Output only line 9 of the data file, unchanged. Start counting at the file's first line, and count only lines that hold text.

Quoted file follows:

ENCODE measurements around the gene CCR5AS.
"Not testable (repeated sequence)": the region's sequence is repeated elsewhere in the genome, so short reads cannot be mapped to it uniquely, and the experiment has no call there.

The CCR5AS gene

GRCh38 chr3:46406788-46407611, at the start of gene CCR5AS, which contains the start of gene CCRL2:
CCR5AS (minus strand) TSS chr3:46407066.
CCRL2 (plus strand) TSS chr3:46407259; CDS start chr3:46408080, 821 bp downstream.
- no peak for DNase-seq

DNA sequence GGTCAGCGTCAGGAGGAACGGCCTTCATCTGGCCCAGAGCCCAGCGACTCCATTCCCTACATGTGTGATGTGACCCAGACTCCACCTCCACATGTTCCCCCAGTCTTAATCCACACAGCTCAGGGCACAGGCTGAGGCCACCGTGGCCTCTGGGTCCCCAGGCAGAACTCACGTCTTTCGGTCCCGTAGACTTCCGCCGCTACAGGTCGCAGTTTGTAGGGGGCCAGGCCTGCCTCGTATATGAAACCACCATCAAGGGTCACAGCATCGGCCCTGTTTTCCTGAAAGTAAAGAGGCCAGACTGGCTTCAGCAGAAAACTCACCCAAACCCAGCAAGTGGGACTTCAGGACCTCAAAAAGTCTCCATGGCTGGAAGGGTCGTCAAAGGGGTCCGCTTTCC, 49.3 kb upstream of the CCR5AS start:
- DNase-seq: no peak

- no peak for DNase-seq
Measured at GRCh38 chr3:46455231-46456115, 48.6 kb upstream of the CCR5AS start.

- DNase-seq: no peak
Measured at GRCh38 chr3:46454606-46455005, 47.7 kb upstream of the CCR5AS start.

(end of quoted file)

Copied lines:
- DNase-seq: no peak